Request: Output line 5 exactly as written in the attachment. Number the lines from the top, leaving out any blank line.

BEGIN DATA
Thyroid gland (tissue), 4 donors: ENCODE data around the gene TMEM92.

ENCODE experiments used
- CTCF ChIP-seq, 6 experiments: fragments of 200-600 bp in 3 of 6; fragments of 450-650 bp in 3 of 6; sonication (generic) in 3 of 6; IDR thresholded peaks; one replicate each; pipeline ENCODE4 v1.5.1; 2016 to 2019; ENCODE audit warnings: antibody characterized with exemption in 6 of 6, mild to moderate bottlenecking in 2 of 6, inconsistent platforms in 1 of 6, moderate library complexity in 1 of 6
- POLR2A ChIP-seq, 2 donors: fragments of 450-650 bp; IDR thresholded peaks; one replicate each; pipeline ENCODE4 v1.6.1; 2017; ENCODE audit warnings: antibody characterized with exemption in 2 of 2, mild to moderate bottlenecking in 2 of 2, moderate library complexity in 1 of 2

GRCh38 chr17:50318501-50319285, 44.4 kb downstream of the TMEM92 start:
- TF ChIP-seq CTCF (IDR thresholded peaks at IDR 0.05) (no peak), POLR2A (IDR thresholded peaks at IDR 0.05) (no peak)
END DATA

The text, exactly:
GRCh38 chr17:50318501-50319285, 44.4 kb downstream of the TMEM92 start: